A Baby for the Mountain Firefighter
by Melinda Curtis
When Aiden, known as “Spider” in his Hot Shot crew, has a little R & R in Las Vegas, he follows his usual pattern of “love ’em and leave ’em” with a beautiful woman. When Becca, whose biological clock is ticking, searches out the casinos and bars in the same city for a baby daddy, she thinks she has found the perfect voluntary and unwitting sperm donor in Aiden, a handsome and charming younger man. He need never know the consequences of his one night stand.
When Aiden and a very pregnant Becca meet up again, he doesn’t recognize her, and she absolutely does not want him to discover she is carrying a child he helped to create. Obviously their relationship is at the center of Melinda Curtis’ A Baby for the Mountain Firefighter, but there are other major threads woven into the plot. Aiden’s family life as a child was less than stellar and Becca, a Fire Behavior Analyst, has personal reasons for her emotional involvement in each fire. This romance includes a lot of insight into the movement of mountain forest fires, the dangers involved, and the expertise of the various crews and their responsibilities. The struggles of women in that male dominated field are also highlighted.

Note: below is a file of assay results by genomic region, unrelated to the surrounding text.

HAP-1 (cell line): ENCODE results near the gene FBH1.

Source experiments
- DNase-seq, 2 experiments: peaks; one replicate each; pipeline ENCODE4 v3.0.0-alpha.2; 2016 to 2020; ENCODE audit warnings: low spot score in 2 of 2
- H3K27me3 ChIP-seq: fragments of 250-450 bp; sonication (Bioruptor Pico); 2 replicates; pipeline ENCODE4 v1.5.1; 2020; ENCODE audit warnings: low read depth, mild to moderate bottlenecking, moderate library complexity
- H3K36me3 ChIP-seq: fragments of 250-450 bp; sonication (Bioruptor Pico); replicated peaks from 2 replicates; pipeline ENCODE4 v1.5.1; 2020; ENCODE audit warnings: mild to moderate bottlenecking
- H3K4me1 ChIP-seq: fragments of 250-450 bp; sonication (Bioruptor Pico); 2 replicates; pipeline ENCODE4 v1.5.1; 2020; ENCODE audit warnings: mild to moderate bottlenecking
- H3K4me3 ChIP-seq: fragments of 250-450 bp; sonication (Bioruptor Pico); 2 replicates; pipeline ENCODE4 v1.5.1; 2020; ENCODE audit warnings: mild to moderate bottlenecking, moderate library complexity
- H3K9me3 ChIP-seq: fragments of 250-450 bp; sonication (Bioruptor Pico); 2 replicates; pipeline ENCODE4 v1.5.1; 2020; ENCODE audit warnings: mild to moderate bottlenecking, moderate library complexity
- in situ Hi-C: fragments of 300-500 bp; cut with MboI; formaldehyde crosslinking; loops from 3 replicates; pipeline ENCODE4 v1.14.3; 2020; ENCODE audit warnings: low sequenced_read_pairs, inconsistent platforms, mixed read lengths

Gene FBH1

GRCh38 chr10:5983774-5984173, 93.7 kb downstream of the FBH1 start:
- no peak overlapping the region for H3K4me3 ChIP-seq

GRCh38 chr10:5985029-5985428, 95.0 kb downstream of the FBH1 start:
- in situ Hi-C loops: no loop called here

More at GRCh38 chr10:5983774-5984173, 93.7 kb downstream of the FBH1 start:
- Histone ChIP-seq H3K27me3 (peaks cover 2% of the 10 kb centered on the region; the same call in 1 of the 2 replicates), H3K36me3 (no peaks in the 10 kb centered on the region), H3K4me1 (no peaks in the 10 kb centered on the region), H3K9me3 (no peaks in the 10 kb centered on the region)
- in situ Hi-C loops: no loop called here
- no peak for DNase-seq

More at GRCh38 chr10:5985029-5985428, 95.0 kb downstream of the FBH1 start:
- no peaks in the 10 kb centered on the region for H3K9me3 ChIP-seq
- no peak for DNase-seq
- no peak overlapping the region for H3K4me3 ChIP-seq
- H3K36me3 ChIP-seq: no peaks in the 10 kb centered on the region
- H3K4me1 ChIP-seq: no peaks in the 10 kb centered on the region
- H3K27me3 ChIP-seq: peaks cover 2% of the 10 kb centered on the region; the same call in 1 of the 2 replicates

This was a quick read with a predictable and hoped for ending. The fun of the book was watching the characters work through their issues both personally and professionally and discovering their motivations. There are some exciting adventures as fires are fought in Idaho, but the dangers are experienced from the safety of the reader’s armchair.
I would like to extend my thanks to Melinda Curtis for giving me the opportunity to read this book in exchange for an honest review.
Notes: #3 in The Mountain Firefighter Series but works well as a standalone.
Publication: April 20, 2020—Purple Papaya
The new fire toyed with the Hot Shots for only a moment before bending across their six-foot-wide break and igniting a fresh blaze on the opposite side with a heated kiss.
There was a difference on the fire line between being brave and being stupid. Jack hadn’t learned that difference, had probably never scrambled up a steep slope praying that he could outrun the fiery dragon at his heels. To him, being cautious was a sign of weakness.
“It was an accident. Patience is a virtue of good leaders and good parents.” She berated him as if she were his second-grade teacher, appalled that he’d eaten paste.